With the number of social networks vying for your participation, the question, “Which social media platform(s) is (are) right for my brand?” becomes complicated. While I’m not a fan or follower of college basketball and my only madness in March comes from birthday celebrations and spring fever, I love a good theme and healthy competition. This calls for a NCAA tournament bracket social media style.*
The Elite Eight
Pinterest vs. Instagram
Both Pinterest and Instagram are photo-centric platforms. Instagram offers brands a great opportunity to create user-generated content. Some brands have even stepped up their game with Instagram-powered contests and promotions. Pinterest, on the other hand, offers brands a great opportunity to curate content, as well as the ability to engage with users by repinning others’ photos. This higher interaction level, coupled with the volume, growth rate, and influence of users, puts the platform on top.
Tumblr vs. Twitter
Both are blogging platforms: Tumblr traditional blogging with a twist, and Twitter microblogging. In a sense, Twitter is blogging at its best: simple to use, with extra-social features such as tagging and reblogging, allowing users to easily discover content. It’s proven to be an ideal space for fashion and media brands, and brands attracting a younger demographic, to play ball. Compared to Twitter, Tumblr is exceptionally more visual and serves as an outlet for infographics, compelling photos, and other images. And, with customizable themes, the site allows for a great deal of expression. However, Twitter’s big win is with dialogue and engagement: the platform offers a simple way to find and join conversations, and holds power to spread ideas or brand message quickly and broadly.
Google+ vs. LinkedIn
Both Google+ and LinkedIn offer opportunities for building B2B relationships. LinkedIn boasts a high presence of key industry decision makers. Google+ has key influencers in its own right, but the real win for Google+ is Google itself: with the close integration of the social site in results from the leader in search, SEO is big pull for the platform.
Facebook vs. Foursquare
With brands, both Foursquare and Facebook have a location-based element. In regard to LBS, the numbers spell it out clearly, and the users have spoken: Foursquare rules over Facebook. But a check-in or location-share is not nearly as valuable as the opportunity to reward loyal customers. Some brands have had great success with Foursquare promotions, especially with American Express Small Business Deals. But with Facebook’s expansive and established opportunity for discounts, sweepstakes, and contests and many applications that make it incredibly easy to create, launch, and track such promotions, when it comes to rewarding fans, there’s no contest (pun somewhat intended).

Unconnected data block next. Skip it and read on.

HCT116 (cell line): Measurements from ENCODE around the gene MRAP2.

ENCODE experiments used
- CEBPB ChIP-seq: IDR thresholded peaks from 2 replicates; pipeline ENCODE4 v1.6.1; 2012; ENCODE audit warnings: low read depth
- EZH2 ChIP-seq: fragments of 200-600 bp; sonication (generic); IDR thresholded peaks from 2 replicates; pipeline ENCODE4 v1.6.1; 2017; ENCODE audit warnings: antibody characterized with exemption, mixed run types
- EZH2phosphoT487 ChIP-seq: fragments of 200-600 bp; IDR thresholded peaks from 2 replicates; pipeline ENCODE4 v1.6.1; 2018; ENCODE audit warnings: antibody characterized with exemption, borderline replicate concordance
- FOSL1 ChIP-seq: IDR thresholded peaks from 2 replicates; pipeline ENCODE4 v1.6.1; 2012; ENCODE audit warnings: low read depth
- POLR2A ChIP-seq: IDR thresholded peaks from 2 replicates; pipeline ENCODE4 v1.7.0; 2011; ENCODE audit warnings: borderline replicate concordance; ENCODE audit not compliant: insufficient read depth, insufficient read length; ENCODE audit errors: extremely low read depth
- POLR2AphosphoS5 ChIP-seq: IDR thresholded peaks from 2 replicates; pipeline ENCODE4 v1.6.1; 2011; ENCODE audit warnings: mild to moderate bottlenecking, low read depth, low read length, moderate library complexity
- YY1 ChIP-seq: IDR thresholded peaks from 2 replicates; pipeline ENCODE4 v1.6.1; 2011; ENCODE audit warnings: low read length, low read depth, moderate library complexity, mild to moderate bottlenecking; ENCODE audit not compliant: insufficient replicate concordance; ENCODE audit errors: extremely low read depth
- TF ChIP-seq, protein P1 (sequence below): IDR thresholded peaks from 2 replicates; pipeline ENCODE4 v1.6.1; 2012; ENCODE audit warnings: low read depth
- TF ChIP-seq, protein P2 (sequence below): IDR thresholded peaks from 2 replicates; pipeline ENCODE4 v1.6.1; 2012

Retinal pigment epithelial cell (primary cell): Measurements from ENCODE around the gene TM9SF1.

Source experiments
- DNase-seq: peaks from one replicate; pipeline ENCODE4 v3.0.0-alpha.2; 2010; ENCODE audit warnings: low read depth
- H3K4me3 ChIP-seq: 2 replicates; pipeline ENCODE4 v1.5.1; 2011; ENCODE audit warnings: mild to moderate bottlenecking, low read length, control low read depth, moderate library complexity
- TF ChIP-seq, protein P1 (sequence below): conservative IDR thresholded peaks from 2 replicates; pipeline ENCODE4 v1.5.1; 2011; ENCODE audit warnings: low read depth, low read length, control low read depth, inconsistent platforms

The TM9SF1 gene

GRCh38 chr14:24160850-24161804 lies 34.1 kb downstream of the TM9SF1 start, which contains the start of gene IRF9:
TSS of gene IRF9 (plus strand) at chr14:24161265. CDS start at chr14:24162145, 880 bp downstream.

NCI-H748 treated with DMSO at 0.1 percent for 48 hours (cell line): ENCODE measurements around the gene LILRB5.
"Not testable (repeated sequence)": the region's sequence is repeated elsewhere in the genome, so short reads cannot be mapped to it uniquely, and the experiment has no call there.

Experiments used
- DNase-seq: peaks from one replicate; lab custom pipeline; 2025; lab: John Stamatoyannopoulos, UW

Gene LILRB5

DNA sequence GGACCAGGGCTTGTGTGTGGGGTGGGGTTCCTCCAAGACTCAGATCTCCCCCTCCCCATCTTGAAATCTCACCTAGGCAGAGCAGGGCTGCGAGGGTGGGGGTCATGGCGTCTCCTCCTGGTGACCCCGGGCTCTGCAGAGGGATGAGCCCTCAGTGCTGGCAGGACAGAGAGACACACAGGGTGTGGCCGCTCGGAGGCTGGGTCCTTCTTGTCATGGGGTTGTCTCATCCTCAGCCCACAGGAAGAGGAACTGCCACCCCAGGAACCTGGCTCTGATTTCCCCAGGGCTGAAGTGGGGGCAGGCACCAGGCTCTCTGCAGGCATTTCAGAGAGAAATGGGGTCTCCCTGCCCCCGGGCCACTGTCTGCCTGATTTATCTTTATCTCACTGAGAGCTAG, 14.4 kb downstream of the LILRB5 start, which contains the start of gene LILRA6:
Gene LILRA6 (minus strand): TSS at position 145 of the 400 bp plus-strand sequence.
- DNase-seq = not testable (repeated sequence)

The Final Four
Twitter vs. Pinterest
Both Twitter and Pinterest enable brands to find their niches. Twitter allows a brand to seek out its consumer base via hashtags and search. From there, the brand can jump into the existing conversation and engage, strike up a dialogue, or take it one step further by hosting a Twitter chat. Pinterest, on the other hand, consolidates its community via boards or topics. With the revamp of personal profiles, there’s hope for brand pages. But until then…
Google+ vs. Facebook
With the launch of Google+ brand pages in November, both Facebook and Google+ are competing for your brand’s content and community. The most differentiating feature of Google+ is hangouts, offering customer service and personable, intimate interactions, thus strengthening a brand’s connection with its audience. Yet, Facebook, with its years to grow and refine its pages, insights, ads, and mobile app, not to mention its user base, just as in the “real-life” battle between the two:
Twitter vs. Facebook
The two social media giants each have their pros and cons. When it comes to ads, Facebook edges out; while promoted tweets are generally smarter for bigger brands with bigger budgets, Facebook ads are fit for businesses of nearly any size and offer a hyper-targeted approach. Twitter is arguably more real-time, with tweets less likely to get lost in a shuffle like the Newsfeed and the Edgerank algorithm. Facebook hosts a forum for a brand’s fan base to easily engage with one another and the brand. But while Facebook boasts higher engagement rates, Twitter offers greater reach. On Twitter, brands are able to find followers and non-followers alike talking about the brand and relevant topics. This is especially key for customer service: brands can monitor conversation across the board, rather than relying on consumers to come to them. Twitter is open and that’s a big win. It’s the underdog in size, but not in value to brands.
Here’s an activity: pit each platform against each other taking into consideration your brand and its specific audience, as a method for evaluating the platforms and various solutions they can provide your brand. How would you rank each social media network for your brand?
*Please note that every business is unique, of course, each having its own audience with varying needs and behavior.